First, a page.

Lily’s fight against pachygyria

Steph Hood with daughter Lily

Steph Hood with daughter Lily

Fifteen month-old Lily Ann Hood was diagnosed with pachygyria, a rare developmental disorder earlier this month and this has prompted mum Steph to do all she can to support her daughter as well as other children with the condition by fundraising and helping to raise awareness.

Pachygyria is the result of the abnormal migration of neutrons in the developing brain and nervous system. The condition can affect people differently but usually causes developmental and intellectual delays as well as epilepsy. The condition also causes poor muscle tone, poor muscle control, difficulties in feeding and swallowing and smaller head size.

Due to her condition, Lily also has cerebral palsy and respiratory problems along with all of the associated developmental delays. As of yet Steph and the rest of her family are not sure if Lily will ever walk, talk or be able to live a long life.

Lily has spent much of her young life in and out of Birmingham children’s hospital as well as being under many different specialists including neurologists, occupational therapists, physiotherapists, speech therapists and respiratory specialists.

Even though life can be a challenge and full of uncertainty for the Hoods, Steph is determined to help Lily live life to the fullest. She has set up Lily’s fund in order to directly help Lily and is holding a number of events to raise money. Everything raised will be split between Lily’s fund and Cerebra.

“We are raising money for Lily and other children with Pachygyria, Cerebral Palsy, respiratory problems and rare diseases. We wanted to help Cerebra to enable them to help us and other children with brain illnesses,” Steph said.

Steph has a number of events lined up over the summer, the first of which being the deceptively titled “Walk in the Park” and is encouraging everyone in her local area of Bedworth to come along and show their support.

You can keep up to date with Lily’s progress, as well as upcoming events that Steph will be organising through their Facebook group “Lily’s fight against Pachygyria”.

If you would like to donate to Lily’s fund and support their cause, you can do so through the Go Fund Me page.

Christine’s Skydive Challenge

Christine Bunting

Christine Bunting

There are lots of ways that our fundraisers help us to support children across the country but undoubtedly one of the bravest things that someone can do is skydive.

The latest person to be inducted into our very elite group of skydivers is Christine Bunting. Christine is Director of Deputyships at Hyphen Law, a firm who has a long standing relationship with Cerebra, having sponsored last year’s Cerebra annual research conference.

The firm has also helped to raise funds for Cerebra on many occasions, a tradition that Christine is proudly upholding.

“I am passionate about the work that Cerebra do and want to raise as much as I can to help purchase equipment for a special child in need,” Christine said.

Christine will be making the 15,000 ft jump on 13th June and is hoping to raise £4,000 for us through the challenge.

If you would like to support her, you can do so through her Just Giving page.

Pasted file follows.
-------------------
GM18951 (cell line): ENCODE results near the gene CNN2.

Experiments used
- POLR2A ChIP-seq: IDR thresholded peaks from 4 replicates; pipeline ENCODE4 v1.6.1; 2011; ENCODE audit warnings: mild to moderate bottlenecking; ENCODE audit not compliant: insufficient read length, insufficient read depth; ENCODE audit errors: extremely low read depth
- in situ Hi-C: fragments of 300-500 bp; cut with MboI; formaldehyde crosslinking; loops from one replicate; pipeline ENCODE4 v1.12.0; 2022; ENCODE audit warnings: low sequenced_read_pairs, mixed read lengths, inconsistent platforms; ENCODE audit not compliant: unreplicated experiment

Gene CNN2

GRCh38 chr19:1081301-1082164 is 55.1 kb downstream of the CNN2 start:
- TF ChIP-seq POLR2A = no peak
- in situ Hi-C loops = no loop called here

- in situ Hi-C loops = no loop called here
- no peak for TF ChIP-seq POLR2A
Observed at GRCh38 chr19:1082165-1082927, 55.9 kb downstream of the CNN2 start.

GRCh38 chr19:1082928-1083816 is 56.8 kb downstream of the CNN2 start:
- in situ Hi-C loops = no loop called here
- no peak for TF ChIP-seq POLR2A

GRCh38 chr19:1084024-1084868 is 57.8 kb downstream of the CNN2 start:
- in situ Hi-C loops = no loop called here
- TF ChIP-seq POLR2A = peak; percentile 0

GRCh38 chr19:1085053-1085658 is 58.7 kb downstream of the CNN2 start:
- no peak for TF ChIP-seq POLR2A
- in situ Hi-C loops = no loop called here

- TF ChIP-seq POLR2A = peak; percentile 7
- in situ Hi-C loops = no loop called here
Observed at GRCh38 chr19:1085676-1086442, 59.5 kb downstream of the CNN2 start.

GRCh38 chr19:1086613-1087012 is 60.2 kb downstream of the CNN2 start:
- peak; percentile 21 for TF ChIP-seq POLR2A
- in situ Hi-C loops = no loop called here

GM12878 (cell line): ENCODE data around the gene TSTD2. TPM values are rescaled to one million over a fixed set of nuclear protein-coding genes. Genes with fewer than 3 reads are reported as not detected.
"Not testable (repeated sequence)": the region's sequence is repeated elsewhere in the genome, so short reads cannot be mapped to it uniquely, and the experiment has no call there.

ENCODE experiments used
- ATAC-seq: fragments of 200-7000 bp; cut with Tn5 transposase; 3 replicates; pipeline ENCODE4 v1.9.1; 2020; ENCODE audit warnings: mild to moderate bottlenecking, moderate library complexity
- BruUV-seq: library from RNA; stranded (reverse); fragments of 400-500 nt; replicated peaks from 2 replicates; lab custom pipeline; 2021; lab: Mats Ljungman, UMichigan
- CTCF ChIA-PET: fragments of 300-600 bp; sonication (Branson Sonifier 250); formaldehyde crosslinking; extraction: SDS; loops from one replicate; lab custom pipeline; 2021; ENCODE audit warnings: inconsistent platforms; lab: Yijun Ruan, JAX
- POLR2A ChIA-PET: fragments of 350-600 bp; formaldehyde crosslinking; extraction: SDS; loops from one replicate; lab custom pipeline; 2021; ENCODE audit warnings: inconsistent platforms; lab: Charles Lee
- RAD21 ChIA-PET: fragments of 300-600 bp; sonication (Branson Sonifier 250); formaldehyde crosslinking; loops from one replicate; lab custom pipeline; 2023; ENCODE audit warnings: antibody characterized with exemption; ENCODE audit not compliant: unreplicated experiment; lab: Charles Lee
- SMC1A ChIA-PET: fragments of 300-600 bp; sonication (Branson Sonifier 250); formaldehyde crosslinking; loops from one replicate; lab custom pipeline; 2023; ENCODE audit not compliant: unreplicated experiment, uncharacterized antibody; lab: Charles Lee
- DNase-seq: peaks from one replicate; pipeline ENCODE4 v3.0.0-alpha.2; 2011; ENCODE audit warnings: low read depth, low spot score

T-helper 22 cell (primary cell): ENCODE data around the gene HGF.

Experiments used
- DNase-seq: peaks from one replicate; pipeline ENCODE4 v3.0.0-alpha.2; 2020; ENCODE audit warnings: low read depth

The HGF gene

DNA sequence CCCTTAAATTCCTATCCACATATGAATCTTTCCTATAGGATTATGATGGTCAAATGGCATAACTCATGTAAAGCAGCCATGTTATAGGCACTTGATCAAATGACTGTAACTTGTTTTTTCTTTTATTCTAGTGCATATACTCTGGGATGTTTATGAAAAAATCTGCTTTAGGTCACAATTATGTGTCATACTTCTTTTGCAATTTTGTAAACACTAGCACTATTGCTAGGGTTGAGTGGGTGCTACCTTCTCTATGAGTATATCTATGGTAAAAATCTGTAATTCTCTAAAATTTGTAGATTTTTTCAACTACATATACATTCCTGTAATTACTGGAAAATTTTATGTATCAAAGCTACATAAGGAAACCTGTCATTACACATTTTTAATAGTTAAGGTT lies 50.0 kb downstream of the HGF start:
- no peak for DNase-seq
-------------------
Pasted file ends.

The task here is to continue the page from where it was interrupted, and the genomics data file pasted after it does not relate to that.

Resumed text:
Cerebra supports action for brain injury week

Stop watchCerebra are supporting Headway’s Action for Brain Injury Week which is going on from 18th – 24th May 2015 and aims to raise awareness of acquired brain injuries.

As part of ABI week, Headway have compiled statistics of hospital admissions in the UK related to non-superficial head injuries, strokes, brain tumours, encephalitis, and a variety of additional conditions.

One of the most alarming findings that were uncovered by the study is that there were 348,934 UK admissions to hospital with acquired brain injury in 2013-14. This equates to 566 admissions per 100,000 of the population.

Further findings from the study including an infographic can be found here.

You can follow updates throughout the week on Twitter using the hashtag #ABIWeek.

Competition offers the chance of a new garden for Ellie Mae

Ellie Mae in her garden

Ellie Mae’s garden is in need of a makeover!

Website have launched a search to find Britain’s Worst Garden and will be rewarding one lucky winner with a £1,000 garden makeover.

The competition was launched just one week ago and has already attracted well over 100 entries from people across the country who could benefit from having a garden makeover.

Nicola Machin from Willenhall is one homeowner hoping to win the prize to transform her garden and make it much easier for the wheelchair of her young daughter Ellie Mae.

Ellie Mae is living with cerebral palsy, hydrocephalus and epilepsy and loves nothing more in life than gardening. Winning this competition would have a truly life changing impact on Ellie Mae and the whole family.

Having access to a garden that is fit for purpose can have huge benefits for children with neurological conditions. It gives them a place to play like any other child in a safe and stimulating environment.

Entries are currently available to vote for on MyBuilder.comNicola and Ellie Mae would really appreciate your vote. The twelve entries with the most votes will be shortlisted and with voting closing 27th May. MyBuilder will then select the winner from the 12 finalists.

2013’s winner, stroke victim Jon Mason describes his garden transformation as life changing. His recommendation for this year’s entrants? Just enter! “I’ve never won anything before, so if I can win, anyone can”. He advises everyone to “encourage friends to share and vote for them” and hopes it has a similar impact for this year’s winner.